I'm always on the look-out for Japanese learning links. If you have any worth using, please let me know and I'll add them here.
Rikaichan is an add-on that you can plug into Firefox that lets you choose to display pop-up translations from a dictionary when you browse websites.
Portal for interactive Japanese learning mailing lists. You can ask questions of the mailing list members, but the volume of replies may get tedious to wade through after a while.
This is another "life in Japan" blog that covers all kinds of topics, which may or may not include learning Japanese at any given moment.
Not one of the better learning tools (I can't stand the native-English speakers there; and the PDF's containing the lesson dialogs cost money and are often filled with spelling or grammatical errors) but it's the only long-running "learning Japanese" podcast I've been able to find. I'd love to find at least one competing podcast, but that hasn't happened so far. So, for the moment, this is the best "conversational Japanese" podcast around.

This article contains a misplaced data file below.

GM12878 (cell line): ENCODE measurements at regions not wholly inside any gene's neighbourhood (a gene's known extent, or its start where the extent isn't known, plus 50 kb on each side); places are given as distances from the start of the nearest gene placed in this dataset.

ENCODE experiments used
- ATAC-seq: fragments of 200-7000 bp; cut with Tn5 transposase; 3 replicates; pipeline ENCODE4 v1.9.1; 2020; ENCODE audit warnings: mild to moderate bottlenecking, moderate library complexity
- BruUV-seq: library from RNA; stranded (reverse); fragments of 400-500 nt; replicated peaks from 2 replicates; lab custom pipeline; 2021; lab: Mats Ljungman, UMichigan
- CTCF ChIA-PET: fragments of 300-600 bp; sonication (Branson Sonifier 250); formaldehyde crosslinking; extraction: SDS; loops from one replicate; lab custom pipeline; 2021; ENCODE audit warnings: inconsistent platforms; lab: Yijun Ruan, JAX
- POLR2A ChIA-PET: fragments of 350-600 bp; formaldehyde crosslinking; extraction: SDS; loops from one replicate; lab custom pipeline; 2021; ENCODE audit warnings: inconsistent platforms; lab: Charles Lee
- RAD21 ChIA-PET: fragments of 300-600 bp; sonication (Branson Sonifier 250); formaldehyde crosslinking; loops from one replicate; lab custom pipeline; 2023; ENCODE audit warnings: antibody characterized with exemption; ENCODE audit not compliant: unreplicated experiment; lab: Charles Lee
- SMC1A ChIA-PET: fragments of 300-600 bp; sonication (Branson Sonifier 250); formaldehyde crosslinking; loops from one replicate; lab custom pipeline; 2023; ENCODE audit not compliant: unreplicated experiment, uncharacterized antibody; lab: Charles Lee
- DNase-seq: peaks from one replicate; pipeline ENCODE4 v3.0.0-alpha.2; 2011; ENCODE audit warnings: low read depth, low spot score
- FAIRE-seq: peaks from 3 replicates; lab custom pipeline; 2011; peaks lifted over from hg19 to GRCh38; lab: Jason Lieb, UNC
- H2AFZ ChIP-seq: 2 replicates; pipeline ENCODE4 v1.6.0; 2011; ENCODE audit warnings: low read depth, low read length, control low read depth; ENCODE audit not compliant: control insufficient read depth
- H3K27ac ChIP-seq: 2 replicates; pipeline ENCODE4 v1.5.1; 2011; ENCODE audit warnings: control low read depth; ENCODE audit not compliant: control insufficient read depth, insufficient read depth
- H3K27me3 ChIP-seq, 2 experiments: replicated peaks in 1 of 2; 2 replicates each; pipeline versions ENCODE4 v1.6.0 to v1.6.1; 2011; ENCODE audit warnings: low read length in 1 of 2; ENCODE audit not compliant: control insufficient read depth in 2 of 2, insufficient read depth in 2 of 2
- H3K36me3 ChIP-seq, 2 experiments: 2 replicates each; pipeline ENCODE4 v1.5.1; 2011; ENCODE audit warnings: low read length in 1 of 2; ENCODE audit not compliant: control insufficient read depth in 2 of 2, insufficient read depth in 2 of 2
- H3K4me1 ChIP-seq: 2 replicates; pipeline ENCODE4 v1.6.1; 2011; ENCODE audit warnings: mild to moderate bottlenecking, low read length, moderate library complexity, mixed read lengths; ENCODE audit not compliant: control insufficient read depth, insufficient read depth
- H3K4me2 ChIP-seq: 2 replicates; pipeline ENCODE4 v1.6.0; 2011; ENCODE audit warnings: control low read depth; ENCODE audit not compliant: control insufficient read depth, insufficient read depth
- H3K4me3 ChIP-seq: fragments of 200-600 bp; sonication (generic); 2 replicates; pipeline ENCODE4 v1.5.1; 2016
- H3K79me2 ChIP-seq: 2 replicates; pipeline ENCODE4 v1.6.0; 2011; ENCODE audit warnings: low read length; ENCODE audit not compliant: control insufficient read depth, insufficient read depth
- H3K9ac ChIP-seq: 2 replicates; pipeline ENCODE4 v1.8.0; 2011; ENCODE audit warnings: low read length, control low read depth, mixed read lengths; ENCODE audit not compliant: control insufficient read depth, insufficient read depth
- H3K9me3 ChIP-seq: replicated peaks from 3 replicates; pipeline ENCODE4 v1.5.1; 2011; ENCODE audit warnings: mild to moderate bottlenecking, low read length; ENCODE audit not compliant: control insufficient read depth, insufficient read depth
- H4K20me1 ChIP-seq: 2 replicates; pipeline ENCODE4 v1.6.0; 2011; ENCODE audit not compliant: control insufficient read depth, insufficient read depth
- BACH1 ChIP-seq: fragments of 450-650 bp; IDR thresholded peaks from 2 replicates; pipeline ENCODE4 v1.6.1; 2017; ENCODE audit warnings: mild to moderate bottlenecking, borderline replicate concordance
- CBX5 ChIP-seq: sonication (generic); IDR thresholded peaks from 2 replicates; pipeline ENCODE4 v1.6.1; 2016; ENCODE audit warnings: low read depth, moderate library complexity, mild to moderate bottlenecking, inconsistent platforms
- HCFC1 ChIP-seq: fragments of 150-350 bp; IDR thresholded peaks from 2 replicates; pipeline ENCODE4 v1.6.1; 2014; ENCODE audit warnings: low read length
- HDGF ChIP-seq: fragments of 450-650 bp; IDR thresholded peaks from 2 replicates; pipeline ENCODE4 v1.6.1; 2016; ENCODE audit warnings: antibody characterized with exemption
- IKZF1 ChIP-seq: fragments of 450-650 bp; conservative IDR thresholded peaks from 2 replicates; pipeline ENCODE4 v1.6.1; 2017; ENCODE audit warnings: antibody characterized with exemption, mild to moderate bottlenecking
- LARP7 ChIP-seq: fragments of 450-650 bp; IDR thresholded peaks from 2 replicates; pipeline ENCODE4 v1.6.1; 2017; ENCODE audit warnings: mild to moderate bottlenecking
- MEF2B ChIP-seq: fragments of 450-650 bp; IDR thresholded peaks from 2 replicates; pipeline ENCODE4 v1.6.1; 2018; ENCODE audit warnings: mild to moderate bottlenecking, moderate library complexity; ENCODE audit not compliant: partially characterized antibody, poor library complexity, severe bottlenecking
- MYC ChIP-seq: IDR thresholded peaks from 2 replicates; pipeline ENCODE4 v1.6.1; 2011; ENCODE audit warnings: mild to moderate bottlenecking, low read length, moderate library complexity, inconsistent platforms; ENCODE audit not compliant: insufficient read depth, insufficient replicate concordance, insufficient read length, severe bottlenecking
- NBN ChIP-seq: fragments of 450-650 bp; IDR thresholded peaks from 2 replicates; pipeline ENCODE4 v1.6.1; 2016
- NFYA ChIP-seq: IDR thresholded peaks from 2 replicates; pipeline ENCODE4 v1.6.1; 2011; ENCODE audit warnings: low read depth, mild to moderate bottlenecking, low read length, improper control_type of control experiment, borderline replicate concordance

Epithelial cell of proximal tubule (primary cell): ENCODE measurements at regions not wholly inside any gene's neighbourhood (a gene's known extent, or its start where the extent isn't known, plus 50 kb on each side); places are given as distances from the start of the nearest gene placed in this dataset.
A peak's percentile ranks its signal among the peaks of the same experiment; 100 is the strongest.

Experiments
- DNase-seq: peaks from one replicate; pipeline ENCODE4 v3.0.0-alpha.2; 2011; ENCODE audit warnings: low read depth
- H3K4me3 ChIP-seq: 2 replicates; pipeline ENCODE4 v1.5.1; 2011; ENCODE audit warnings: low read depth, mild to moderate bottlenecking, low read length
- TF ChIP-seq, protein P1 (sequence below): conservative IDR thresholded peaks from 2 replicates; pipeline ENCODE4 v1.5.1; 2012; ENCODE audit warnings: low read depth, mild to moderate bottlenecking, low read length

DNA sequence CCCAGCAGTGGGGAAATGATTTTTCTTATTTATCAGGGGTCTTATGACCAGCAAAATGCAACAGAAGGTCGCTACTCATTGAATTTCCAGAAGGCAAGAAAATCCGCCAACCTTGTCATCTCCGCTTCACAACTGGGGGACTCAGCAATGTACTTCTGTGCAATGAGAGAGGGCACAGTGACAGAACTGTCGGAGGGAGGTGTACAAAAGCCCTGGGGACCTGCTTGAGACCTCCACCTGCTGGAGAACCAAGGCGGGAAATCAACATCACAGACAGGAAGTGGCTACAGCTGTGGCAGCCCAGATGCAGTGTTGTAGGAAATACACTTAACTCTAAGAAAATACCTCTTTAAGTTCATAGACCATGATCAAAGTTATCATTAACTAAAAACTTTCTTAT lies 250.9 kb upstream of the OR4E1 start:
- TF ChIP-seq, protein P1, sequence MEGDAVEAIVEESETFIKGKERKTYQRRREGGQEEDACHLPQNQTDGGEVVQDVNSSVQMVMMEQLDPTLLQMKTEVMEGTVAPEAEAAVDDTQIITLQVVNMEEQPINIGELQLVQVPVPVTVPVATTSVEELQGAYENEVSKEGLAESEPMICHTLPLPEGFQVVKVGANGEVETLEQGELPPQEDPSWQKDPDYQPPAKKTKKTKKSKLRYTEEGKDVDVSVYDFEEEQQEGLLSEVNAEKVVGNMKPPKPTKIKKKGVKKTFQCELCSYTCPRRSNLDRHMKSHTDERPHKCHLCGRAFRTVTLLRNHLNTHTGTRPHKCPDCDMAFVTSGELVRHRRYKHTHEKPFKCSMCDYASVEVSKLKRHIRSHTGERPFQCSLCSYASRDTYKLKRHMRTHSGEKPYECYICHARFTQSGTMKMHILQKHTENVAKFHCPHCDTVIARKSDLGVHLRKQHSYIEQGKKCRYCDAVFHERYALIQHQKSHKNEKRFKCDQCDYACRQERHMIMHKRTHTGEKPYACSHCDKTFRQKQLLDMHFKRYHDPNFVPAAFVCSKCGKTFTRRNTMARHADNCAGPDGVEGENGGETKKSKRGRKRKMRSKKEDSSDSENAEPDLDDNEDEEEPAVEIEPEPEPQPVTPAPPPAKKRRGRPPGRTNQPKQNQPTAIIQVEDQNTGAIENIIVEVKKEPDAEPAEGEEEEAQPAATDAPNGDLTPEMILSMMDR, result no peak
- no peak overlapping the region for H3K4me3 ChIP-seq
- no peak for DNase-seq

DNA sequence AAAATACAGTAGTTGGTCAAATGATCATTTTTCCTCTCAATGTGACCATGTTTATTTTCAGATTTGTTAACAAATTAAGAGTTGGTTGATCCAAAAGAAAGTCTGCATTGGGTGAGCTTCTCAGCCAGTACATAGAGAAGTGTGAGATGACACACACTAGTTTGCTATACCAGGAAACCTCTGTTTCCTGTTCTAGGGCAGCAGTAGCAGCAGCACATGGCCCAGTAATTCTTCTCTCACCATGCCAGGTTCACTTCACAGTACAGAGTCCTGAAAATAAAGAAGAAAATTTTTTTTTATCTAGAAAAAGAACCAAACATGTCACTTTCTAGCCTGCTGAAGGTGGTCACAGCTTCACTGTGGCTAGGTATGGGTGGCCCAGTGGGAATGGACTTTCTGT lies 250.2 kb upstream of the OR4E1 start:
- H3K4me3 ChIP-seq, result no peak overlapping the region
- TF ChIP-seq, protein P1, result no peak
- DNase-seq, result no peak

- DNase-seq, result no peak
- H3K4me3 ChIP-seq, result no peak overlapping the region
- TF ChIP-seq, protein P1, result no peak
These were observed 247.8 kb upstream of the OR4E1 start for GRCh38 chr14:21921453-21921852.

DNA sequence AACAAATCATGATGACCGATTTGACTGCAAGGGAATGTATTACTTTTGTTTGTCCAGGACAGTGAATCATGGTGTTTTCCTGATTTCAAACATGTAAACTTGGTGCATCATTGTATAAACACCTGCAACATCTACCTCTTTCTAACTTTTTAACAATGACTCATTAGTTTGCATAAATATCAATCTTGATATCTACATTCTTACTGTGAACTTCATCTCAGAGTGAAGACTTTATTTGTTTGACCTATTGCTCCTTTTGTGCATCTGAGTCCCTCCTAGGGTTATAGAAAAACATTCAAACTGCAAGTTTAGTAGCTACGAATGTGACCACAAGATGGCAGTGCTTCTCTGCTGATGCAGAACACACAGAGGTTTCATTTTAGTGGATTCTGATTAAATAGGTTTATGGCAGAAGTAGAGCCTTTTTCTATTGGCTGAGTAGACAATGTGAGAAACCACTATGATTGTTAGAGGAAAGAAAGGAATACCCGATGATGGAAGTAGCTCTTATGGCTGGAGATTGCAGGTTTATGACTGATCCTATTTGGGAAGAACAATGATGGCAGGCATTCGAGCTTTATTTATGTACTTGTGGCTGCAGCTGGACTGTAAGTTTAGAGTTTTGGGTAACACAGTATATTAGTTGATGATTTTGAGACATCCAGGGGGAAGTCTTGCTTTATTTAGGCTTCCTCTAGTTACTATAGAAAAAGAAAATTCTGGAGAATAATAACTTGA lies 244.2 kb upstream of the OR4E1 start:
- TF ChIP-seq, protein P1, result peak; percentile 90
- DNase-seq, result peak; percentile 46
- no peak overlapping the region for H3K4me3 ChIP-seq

Tae Kim's Learning Japanese Guide
This is a hard text to work with, since it's 250 or so pages long, and I can't justify printing it out just so I can read it at a coffee shop. But it's also clean, logical, and one of the more approachable methods for learning kanji and written Japanese grammar. The home page is here.
Pera Pera Penguin
This is the Daily Yomiuri newspaper's once-every-8 weeks column describing various elements of conversational Japanese, including slang and idioms. (Note, the series has ended, but the .pdf files are still archived on the Yomiuri site.
Another once-every-8 weeks column, this one from the Japan Times, that features different kinds of kanji, their meanings and examples of words that use them. The Dec. 16, 2008, column focused on the negating kanji, mi, fu, mu and hi (未, 不, 無, 非).